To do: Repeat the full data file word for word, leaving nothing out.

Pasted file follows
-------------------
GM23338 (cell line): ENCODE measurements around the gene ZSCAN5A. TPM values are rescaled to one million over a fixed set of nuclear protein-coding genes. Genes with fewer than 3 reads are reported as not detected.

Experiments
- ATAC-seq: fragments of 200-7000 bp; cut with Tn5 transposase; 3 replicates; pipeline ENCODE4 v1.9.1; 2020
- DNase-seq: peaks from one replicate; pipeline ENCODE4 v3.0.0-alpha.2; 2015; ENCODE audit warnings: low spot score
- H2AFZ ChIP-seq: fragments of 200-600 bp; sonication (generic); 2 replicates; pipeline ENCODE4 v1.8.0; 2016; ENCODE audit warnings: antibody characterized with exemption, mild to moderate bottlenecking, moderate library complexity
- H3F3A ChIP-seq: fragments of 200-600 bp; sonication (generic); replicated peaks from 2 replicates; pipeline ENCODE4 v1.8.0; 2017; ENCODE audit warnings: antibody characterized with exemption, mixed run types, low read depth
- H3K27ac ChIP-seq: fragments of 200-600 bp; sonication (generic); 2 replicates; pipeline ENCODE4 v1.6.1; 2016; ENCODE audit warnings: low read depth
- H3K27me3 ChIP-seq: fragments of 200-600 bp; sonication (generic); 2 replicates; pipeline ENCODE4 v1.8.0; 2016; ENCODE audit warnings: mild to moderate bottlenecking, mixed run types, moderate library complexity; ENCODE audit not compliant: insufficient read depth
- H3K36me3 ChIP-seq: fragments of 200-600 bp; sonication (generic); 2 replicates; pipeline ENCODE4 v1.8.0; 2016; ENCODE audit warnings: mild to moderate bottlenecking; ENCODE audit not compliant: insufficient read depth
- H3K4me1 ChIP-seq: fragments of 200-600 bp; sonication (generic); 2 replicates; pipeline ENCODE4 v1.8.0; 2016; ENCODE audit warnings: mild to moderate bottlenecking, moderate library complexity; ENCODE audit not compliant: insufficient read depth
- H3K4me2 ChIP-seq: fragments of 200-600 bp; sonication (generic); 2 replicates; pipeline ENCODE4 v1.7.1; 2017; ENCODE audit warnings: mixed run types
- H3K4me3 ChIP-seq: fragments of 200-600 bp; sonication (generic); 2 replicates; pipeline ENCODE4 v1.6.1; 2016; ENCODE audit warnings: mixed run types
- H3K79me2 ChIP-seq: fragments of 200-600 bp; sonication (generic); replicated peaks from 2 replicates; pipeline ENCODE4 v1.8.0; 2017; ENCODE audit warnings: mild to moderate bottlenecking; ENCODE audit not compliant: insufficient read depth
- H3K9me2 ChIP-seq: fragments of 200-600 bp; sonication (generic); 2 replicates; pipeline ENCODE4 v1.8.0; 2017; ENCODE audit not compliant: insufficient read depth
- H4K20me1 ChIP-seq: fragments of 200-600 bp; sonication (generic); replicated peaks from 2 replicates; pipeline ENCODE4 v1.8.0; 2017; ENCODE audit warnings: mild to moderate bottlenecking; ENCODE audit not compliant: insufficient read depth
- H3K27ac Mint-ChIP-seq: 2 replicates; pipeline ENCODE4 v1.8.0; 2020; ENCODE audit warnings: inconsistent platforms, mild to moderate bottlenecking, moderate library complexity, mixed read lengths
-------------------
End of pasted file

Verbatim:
GM23338 (cell line): ENCODE measurements around the gene ZSCAN5A. TPM values are rescaled to one million over a fixed set of nuclear protein-coding genes. Genes with fewer than 3 reads are reported as not detected.

Experiments
- ATAC-seq: fragments of 200-7000 bp; cut with Tn5 transposase; 3 replicates; pipeline ENCODE4 v1.9.1; 2020
- DNase-seq: peaks from one replicate; pipeline ENCODE4 v3.0.0-alpha.2; 2015; ENCODE audit warnings: low spot score
- H2AFZ ChIP-seq: fragments of 200-600 bp; sonication (generic); 2 replicates; pipeline ENCODE4 v1.8.0; 2016; ENCODE audit warnings: antibody characterized with exemption, mild to moderate bottlenecking, moderate library complexity
- H3F3A ChIP-seq: fragments of 200-600 bp; sonication (generic); replicated peaks from 2 replicates; pipeline ENCODE4 v1.8.0; 2017; ENCODE audit warnings: antibody characterized with exemption, mixed run types, low read depth
- H3K27ac ChIP-seq: fragments of 200-600 bp; sonication (generic); 2 replicates; pipeline ENCODE4 v1.6.1; 2016; ENCODE audit warnings: low read depth
- H3K27me3 ChIP-seq: fragments of 200-600 bp; sonication (generic); 2 replicates; pipeline ENCODE4 v1.8.0; 2016; ENCODE audit warnings: mild to moderate bottlenecking, mixed run types, moderate library complexity; ENCODE audit not compliant: insufficient read depth
- H3K36me3 ChIP-seq: fragments of 200-600 bp; sonication (generic); 2 replicates; pipeline ENCODE4 v1.8.0; 2016; ENCODE audit warnings: mild to moderate bottlenecking; ENCODE audit not compliant: insufficient read depth
- H3K4me1 ChIP-seq: fragments of 200-600 bp; sonication (generic); 2 replicates; pipeline ENCODE4 v1.8.0; 2016; ENCODE audit warnings: mild to moderate bottlenecking, moderate library complexity; ENCODE audit not compliant: insufficient read depth
- H3K4me2 ChIP-seq: fragments of 200-600 bp; sonication (generic); 2 replicates; pipeline ENCODE4 v1.7.1; 2017; ENCODE audit warnings: mixed run types
- H3K4me3 ChIP-seq: fragments of 200-600 bp; sonication (generic); 2 replicates; pipeline ENCODE4 v1.6.1; 2016; ENCODE audit warnings: mixed run types
- H3K79me2 ChIP-seq: fragments of 200-600 bp; sonication (generic); replicated peaks from 2 replicates; pipeline ENCODE4 v1.8.0; 2017; ENCODE audit warnings: mild to moderate bottlenecking; ENCODE audit not compliant: insufficient read depth
- H3K9me2 ChIP-seq: fragments of 200-600 bp; sonication (generic); 2 replicates; pipeline ENCODE4 v1.8.0; 2017; ENCODE audit not compliant: insufficient read depth
- H4K20me1 ChIP-seq: fragments of 200-600 bp; sonication (generic); replicated peaks from 2 replicates; pipeline ENCODE4 v1.8.0; 2017; ENCODE audit warnings: mild to moderate bottlenecking; ENCODE audit not compliant: insufficient read depth
- H3K27ac Mint-ChIP-seq: 2 replicates; pipeline ENCODE4 v1.8.0; 2020; ENCODE audit warnings: inconsistent platforms, mild to moderate bottlenecking, moderate library complexity, mixed read lengths